At my baby shower, we played a game called “This or That?” One of the questions was, “Cloth or Disposable Diapers?” When I flipped the card that said I would be cloth diapering, a few guests were surprised. In fact, I remember a certain someone commenting that “Oh, I know you’ll hate cloth diapering!” 10 months into motherhood, I’ve proved everyone wrong- we’re still using cloth diapers and enjoying it as much as (if not more!) than when we first tried cloth when Drew was 6 weeks old!
Why We Chose Cloth
One of my biggest concerns with having a baby was how expensive it would be, so I initially considered cloth solely due to financial savings. After learning about some other benefits (such as being environmentally-friendly and better for baby’s sensitive skin!), I knew cloth was the right choice for my family.
What We Used
Once I settled on cloth, and it was time to pick a diaper style, I decided to try All-in-One diapers. They’re the most similar to disposable diapers, and I figured the easier they are to use, the more likely I was to stick with it– maybe my husband would give them a try as well! I originally bought Alvababy’s All-in-One diapers with microfiber inserts, but later switched to bamboo inserts paired with a folded flour sack towel (the microfiber wasn’t absorbent enough for my baby’s needs.) For nighttime, I pair the bamboo inserts with hemp inserts for extra absorbency. We use Grovia’s cloth wipes, which I prefer because they are thicker than traditional baby washcloths, but still soft enough for baby bottoms. To make my wipes solution, I use one square of Baby Bits and 2 cups of water in my OxoTot wipe warmer.
Not knowing if I would stick with cloth diapering, I bought only 18 diapers. This was enough to last me about 2 days when using cloth exclusively, so I washed diaper laundry every other day. Had I known how much I would enjoy cloth diapering, I would have bought 6-12 more. (Although in the larger size, since he will soon outgrow his “one-size” diapers.) Once my son started daycare (which requires disposable diapers) and there were fewer diapers to wash, I reduced my washing cycle to twice a week. To store dirty diapers until wash day, I use a Diaper Dekor pail with a wet/dry bag. (I have 2 wet/dry bags so that one can be washed and the other can be in the diaper pail!)
My Wash Routine
I do a pre-wash on gentle with warm water with half a scoop of Tide original powder detergent, half a scoop of Borax, and half a cup of Calgon (we have hard water in Iowa, so Borax + Calgon is a must!) Then, I rewash them on the super-wash setting. To dry, I toss my diapers in the dryer on low heat with 6 wool dryer balls. The wool dryer balls help the diapers dry faster and cut down on static cling. After about 25 minutes, I pull the shells from the dryer so that the waterproof lining doesn’t melt and re-start the dryer to finish drying the inserts.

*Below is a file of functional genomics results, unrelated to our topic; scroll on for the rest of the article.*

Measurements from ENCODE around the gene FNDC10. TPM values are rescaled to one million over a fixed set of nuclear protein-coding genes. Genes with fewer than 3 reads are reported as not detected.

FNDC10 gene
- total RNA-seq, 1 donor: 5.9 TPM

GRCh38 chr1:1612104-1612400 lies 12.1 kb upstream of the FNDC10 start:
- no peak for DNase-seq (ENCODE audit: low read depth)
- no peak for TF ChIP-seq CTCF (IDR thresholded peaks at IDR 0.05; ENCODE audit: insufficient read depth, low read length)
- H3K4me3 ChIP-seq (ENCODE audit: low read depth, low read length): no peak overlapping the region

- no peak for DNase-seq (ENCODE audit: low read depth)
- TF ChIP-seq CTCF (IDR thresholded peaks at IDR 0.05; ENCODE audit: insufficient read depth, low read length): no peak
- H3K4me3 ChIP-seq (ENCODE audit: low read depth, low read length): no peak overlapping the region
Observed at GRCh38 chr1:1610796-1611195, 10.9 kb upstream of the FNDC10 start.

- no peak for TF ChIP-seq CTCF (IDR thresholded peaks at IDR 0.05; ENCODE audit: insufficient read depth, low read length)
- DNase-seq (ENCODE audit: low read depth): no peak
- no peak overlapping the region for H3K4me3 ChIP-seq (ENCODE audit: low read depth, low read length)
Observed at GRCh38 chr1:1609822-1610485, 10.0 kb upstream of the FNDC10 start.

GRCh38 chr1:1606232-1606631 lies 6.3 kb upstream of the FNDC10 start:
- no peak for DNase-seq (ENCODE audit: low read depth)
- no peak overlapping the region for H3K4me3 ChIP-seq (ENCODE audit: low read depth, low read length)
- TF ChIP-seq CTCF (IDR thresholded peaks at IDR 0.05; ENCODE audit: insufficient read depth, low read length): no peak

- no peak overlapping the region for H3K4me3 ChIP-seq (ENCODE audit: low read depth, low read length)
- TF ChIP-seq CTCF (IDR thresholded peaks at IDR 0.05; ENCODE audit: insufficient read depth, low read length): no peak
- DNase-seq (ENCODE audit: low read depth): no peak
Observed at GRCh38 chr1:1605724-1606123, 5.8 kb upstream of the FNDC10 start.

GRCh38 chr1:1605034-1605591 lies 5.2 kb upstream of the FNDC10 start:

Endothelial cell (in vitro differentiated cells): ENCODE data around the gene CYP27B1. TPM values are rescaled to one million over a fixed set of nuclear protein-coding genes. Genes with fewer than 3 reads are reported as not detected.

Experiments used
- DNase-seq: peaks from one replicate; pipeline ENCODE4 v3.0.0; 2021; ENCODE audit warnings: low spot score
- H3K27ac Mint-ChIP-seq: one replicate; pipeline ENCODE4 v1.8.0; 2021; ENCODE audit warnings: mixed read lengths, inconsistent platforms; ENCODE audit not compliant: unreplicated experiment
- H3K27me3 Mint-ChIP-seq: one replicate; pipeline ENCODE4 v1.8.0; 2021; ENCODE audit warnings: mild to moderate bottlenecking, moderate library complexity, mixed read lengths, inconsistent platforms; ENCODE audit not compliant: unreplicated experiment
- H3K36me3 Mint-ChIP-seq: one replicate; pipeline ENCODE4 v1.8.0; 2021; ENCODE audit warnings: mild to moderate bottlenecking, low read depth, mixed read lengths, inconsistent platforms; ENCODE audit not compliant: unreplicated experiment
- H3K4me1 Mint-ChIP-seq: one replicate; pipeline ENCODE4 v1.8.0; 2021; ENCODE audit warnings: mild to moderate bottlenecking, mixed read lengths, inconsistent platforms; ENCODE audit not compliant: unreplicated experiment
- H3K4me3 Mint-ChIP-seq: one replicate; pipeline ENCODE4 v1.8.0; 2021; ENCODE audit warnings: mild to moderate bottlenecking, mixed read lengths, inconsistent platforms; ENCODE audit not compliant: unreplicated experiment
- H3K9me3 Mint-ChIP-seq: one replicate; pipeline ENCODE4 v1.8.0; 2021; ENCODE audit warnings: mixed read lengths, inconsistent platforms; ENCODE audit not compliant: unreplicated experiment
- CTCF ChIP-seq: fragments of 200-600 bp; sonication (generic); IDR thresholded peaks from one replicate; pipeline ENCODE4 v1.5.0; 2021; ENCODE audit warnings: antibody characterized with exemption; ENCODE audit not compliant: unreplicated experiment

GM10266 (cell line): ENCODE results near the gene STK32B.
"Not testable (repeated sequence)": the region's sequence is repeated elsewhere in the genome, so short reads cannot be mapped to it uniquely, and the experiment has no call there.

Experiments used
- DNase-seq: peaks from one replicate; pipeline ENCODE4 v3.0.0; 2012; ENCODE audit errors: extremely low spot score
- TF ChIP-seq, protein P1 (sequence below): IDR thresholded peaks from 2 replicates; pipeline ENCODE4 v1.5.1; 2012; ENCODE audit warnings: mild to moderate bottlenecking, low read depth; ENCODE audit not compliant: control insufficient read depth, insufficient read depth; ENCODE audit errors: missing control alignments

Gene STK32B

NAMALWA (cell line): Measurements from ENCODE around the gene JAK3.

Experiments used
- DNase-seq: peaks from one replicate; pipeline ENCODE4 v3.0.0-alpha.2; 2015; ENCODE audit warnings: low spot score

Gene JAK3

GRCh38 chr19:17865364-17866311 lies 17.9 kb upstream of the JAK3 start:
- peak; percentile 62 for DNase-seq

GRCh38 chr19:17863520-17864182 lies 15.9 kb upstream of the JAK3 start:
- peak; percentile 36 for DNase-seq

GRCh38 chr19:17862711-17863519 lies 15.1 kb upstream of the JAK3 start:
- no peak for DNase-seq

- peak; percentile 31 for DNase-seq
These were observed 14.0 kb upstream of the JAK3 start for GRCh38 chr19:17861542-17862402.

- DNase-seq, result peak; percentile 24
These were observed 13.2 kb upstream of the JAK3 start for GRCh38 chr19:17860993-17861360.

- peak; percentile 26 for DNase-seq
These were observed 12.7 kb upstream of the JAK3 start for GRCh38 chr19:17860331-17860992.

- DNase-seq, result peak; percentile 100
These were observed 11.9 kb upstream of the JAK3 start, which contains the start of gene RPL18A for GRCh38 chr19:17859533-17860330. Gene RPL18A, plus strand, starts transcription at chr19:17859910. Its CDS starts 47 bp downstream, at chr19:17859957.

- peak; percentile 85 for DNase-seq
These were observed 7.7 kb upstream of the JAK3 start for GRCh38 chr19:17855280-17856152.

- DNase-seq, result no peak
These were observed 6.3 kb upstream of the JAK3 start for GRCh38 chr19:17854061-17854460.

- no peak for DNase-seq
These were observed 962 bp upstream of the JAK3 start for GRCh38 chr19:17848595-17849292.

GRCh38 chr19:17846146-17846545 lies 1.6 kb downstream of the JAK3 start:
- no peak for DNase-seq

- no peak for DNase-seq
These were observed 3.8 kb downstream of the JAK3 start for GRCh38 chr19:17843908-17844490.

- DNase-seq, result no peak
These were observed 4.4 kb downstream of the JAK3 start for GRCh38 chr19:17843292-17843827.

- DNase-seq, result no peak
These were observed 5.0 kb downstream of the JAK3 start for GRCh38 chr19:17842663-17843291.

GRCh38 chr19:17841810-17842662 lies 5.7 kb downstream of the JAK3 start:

Fabric softener sheets and traditional diaper cream can also ruin the waterproof lining, so I use cloth-safe diaper cream from Earth Mama. Surprisingly, my son hasn’t had any cases of diaper rash while wearing cloth; the same cannot be said for when he wears disposables! Every other month, I use a laundry treatment by Grovia called Mighty Bubbles to help strip the diapers from buildup and prevent ammonia burn. Ammonia burn isn’t really an issue when using a proper wash routine, but I still use Mighty Bubbles nonetheless.
Cloth diapering can be overwhelming, especially at the beginning. I found that joining Facebook groups like Cloth Diapering Mamas and Fluff Love & CD Science was helpful in troubleshooting issues such as diaper leaks. Even now, 8 months in, I know there’s still a lot I can learn!
But What About the Poop?
Baby poop was one of the factors that made some people think I would hate cloth diapering, but regardless of what diapering option I chose, I’d have to deal with poop either way! Because breastfed poop is liquidy, when I was nursing, I was able to throw diapers into the wash as-is. Once I switched to formula, I had to use a diaper sprayer. Not wanting to get poop water all over my bathroom but also not wanting to pay the high prices for a store-made one, I DIYed a diaper sprayer shield– a small trash can with the bottom cut off and chip clips to hold the diaper. We used gifted disposables for the first 6 weeks, so we didn’t have to deal with the tar-like newborn baby poop in cloth.
What I Didn’t Expect about Cloth
My Best Piece of Advice for New Cloth Mamas
Getting into a routine is vital. I start a load of diapers first thing in the morning, throw them in the dryer at lunch, and then fold them in the evening while watching an episode of television or listening to a podcast.
Another piece of advice is you don’t have to cloth diaper exclusively. I don’t! We use cloth diapers and cloth wipes at home, but we use disposable diapers and wipes at daycare or when we’re traveling. (I’ll be sad to pack up my cloth diapers for a few months while they are on a boat headed to Germany, haha!) Sometimes, if I felt overwhelmed with life, I’d use disposable diapers for a few days. It was usually enough of a break to get me back in the mood for the cloth routine, plus seeing how quickly ‘sposies filled up our trash can was a good motivator!
And finally, if you’re considering cloth, just give it a try! There’s no harm in deciding that cloth isn’t for you. If you’re on the fence and don’t want to invest a ton of money into something you might not start with, you can start small with 12-18 diapers. If you like it, great! If not, you can sell your diaper stash.